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Monday 27 March 2023 Dublin: -3°C
# Medical Cards
Reilly: 2014 will be the most challenging year ever for health services
The Minister for Health was speaking in the Dáil today where he defended the decision to lower medical card income limits.

DISCUSSION OF MEASURES which will lower income limits for medical cards for the over 70s was heated as James Reilly faced stiff opposition from government TDs today.

The Minister for Health was discussing the Health (Alteration of Criteria for Eligibility) Bill 2013 which will play a part in making next year what he called ”the most challenging for the health services” ever, although patient safety remains a priority.

He defended the measures by noting that while less people will be entitled to medical cards, more people will be able to access free GP visits than before and have some costs reduced on prescription medicine.

He said there has a been a rise of 60% in the number of people with medical cards over the past decade, which he called a “reflection on the nature of our economic meltdown”.

imageFianna Fáil spokesperson on Health Billy Kelleher said that although the Minister says recent measures are the first steps towards introducing universal healthcare, that he is actually “limiting access to more people” in a “shameful reversal of policy”.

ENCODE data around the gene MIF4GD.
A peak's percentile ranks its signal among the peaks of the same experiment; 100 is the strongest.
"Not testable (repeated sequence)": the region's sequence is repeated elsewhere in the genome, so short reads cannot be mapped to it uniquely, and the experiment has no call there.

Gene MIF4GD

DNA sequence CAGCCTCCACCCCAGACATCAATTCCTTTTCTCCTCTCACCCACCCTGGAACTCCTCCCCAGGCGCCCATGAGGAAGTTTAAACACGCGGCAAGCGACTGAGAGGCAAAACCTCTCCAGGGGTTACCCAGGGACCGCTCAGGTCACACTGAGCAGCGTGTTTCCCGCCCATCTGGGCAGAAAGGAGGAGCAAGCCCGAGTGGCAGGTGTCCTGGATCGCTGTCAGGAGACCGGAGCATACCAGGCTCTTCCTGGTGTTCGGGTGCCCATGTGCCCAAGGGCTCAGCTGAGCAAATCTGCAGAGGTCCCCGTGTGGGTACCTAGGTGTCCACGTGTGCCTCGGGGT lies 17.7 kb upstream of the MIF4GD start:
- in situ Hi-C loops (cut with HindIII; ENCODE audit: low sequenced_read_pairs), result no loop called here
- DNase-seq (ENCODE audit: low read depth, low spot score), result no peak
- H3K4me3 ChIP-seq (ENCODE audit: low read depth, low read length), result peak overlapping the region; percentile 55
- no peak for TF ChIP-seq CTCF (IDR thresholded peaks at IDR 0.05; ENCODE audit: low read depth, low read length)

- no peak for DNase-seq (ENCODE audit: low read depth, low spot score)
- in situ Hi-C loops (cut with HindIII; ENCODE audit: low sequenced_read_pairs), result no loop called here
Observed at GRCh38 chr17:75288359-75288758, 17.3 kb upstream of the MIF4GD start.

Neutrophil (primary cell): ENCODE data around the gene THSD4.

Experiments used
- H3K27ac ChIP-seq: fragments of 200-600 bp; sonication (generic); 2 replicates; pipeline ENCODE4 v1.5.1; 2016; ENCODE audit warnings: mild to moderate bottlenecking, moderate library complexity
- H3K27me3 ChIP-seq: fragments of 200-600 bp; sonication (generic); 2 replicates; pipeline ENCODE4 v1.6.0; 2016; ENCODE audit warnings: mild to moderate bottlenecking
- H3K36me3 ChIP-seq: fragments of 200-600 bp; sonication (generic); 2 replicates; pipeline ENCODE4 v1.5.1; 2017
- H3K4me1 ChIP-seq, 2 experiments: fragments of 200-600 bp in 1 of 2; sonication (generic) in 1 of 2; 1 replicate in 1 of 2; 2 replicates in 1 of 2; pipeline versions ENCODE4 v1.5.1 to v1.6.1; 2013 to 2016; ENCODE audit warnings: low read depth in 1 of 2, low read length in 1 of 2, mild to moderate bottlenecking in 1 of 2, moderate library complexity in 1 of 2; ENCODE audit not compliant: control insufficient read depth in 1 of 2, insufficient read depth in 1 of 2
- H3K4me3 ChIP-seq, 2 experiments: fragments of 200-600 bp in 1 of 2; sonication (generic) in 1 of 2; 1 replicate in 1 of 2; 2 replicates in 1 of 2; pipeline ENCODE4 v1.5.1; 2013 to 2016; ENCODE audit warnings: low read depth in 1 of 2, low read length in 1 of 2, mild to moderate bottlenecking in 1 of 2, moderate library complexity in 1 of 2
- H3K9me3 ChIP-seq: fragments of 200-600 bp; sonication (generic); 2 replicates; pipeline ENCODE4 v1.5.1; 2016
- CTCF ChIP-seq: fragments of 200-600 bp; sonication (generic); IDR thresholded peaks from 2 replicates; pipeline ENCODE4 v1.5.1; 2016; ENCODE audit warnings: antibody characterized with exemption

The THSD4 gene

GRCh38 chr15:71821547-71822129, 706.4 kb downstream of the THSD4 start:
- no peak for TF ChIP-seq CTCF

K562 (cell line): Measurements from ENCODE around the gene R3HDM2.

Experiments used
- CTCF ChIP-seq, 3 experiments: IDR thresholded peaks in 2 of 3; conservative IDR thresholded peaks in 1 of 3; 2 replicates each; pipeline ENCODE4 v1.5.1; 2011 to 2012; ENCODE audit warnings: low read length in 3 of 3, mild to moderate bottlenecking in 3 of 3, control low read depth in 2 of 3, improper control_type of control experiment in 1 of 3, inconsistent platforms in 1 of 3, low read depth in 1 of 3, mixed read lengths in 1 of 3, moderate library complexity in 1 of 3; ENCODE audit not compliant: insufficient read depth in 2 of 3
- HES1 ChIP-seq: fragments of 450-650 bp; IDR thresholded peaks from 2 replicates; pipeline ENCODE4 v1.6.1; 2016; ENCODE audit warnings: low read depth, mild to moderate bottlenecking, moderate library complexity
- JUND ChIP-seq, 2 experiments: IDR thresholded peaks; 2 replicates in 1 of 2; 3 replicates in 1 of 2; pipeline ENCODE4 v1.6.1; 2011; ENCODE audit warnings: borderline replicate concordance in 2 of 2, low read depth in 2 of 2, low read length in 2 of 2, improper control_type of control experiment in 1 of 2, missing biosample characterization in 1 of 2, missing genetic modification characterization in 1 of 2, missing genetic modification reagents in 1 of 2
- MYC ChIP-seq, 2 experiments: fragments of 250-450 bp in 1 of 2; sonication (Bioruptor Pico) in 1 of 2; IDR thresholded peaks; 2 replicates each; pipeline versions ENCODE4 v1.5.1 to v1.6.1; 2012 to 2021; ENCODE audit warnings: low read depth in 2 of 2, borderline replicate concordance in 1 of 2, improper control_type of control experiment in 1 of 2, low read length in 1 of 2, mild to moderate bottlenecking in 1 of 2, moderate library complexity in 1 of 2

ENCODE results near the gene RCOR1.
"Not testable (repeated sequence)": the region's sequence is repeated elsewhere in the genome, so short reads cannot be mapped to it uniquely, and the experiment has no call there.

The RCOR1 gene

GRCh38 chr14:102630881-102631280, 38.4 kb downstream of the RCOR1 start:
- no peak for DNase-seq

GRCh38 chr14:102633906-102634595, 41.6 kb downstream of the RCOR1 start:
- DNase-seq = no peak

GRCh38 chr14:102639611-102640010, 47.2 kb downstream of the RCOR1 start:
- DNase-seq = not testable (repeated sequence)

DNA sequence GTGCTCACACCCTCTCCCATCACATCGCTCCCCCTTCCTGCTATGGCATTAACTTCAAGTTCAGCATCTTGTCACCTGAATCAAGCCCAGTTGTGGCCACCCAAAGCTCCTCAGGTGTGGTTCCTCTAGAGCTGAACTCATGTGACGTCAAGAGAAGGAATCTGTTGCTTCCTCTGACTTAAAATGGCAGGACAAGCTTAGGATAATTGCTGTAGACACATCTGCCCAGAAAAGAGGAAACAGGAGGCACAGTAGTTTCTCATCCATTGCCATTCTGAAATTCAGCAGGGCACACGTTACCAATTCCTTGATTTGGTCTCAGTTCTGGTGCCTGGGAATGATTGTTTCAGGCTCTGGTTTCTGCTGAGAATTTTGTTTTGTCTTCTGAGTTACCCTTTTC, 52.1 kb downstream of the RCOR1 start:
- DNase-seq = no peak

He referenced a 2008 motion by Fine Gael, then in opposition, which attacked the Fianna Fáil government for withdrawing the automatic entitled to a medical card for the over 70s, a decision Reilly called “penny wise but pound foolish” at the time:

[The over 70s] are the people who made this country what it is today, notwithstanding the Government’s best efforts to undermine them. They raised us, nursed us when we were sick, protected us from violence, grew our food and ran a proud Civil Service. Are we to repay them by taking away something which was freely given by the then Minister for Health, Deputy Martin, and his Government in 2001?

Various parts of this motion were echoed later by TDs such as Charlie McConalogue and Colm Keaveney.

Deputy Keaveney said that the government “talked the talk, but lamentably, no great surprise, failed to walk the walk”.


“This is another measure that will drive a wedge between citizens and the government,” he said, “and sets out to kill off the remains of social solidarity in this country. This bill will leave many more facing into uncertainty with their best friend — fear.”

The debate on the Health Bill 2013 continues tomorrow in the Dáil.

Read: IMO accuses Reilly of ‘racing ahead’ with extension of free GP care >

More: Reilly apologises over medical card problems >

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